"Canto II" is all about beauty, and when Pound talks about beauty, he tends to talk a lot about female beauty. Among his many interests, you see, Pound was a pretty big fan of the tradition of courtly love, which usually involved stories of young artistic men falling in love with women they could never possibly have a sexual relationship with. For this reason, Pound tends to think of women as powerful, but still passive figures. They're powerful because men will do anything for their beauty. Still, you have to wonder just how active a woman can be if she's always some dude's muse.
Questions About Women and Femininity
- When Pound talks about Helen of Troy as the reason for the Trojan War, do you think he's making an argument for how powerful women are? If so, is it a convincing argument? Why or why not?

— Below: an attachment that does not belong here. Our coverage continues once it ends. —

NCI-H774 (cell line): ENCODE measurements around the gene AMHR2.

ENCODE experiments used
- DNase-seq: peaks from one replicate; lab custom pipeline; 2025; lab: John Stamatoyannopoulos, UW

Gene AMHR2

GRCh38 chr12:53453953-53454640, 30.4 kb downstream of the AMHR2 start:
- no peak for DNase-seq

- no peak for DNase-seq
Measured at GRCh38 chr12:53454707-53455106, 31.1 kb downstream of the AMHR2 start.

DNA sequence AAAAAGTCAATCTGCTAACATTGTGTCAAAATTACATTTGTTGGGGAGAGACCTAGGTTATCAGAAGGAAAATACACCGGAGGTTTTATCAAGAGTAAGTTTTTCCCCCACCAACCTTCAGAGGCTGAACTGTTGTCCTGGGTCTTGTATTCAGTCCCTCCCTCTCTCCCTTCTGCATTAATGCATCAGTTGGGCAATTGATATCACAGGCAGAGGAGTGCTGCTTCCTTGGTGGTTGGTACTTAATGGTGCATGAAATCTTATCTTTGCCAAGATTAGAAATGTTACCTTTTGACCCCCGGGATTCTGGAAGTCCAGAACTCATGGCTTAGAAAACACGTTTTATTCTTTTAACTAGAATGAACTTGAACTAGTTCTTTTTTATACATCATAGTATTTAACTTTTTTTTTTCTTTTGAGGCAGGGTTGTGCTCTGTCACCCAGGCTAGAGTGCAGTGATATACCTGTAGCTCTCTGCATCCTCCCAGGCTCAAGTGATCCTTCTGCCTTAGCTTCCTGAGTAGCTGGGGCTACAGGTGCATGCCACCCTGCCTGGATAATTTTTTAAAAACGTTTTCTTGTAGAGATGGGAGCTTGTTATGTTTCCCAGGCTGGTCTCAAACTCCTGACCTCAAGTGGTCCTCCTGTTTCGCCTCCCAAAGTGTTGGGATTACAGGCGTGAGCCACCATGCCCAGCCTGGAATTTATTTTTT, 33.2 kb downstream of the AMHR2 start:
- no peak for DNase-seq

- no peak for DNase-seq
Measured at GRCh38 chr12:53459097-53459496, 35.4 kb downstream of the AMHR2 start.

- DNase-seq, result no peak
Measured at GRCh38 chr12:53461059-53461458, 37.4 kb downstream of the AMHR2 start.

- In the story of Ileuthyeria (124-129), why do you think Pound has the heroine turn into ocean coral in order to avoid the gang of sexually aggressive mermen? What does turning a woman into a plant say about feminine sexual "purity" in this poem?
- What do you make of the story of Poseidon turning himself into a river and raping the nymph named Tyro? Why does Pound put it into this poem at all? What's his point? What examples from the text back up your answer?
Chew on This
Guilty: overall, "Canto II" is a sexist poem because it insists that women can only exert power by sitting back and attracting men.
Innocent: overall, "Canto II" is all about female empowerment, because it shows us that feminine beauty is not just a delicate, fragile thing, but a potentially violent and destructive thing.